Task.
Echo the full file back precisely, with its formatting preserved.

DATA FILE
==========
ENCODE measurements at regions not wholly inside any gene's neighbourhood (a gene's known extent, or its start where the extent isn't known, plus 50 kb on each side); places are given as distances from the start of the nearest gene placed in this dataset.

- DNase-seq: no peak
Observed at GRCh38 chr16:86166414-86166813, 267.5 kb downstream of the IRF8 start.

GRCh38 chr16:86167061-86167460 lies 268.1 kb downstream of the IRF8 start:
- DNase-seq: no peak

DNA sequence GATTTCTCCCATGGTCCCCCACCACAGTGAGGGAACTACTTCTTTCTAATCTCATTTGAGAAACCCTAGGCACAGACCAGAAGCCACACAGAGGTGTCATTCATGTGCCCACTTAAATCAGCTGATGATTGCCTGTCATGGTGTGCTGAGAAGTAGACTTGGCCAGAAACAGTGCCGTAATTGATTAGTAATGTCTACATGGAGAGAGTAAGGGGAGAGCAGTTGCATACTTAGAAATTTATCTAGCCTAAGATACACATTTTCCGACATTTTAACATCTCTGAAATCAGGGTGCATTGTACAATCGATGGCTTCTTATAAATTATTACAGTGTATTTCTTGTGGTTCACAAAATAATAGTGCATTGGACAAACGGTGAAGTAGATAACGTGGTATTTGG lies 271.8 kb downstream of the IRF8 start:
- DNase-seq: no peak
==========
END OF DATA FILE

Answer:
ENCODE measurements at regions not wholly inside any gene's neighbourhood (a gene's known extent, or its start where the extent isn't known, plus 50 kb on each side); places are given as distances from the start of the nearest gene placed in this dataset.

- DNase-seq: no peak
Observed at GRCh38 chr16:86166414-86166813, 267.5 kb downstream of the IRF8 start.

GRCh38 chr16:86167061-86167460 lies 268.1 kb downstream of the IRF8 start:
- DNase-seq: no peak

DNA sequence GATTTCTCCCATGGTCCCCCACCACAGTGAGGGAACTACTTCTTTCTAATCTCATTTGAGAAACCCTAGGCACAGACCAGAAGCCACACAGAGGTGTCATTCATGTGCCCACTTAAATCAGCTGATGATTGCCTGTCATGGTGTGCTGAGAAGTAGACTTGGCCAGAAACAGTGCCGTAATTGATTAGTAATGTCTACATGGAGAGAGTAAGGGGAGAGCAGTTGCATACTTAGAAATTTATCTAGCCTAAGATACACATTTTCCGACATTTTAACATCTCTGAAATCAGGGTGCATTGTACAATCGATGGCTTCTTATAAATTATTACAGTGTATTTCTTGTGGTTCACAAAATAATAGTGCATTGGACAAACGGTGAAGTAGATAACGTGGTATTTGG lies 271.8 kb downstream of the IRF8 start:
- DNase-seq: no peak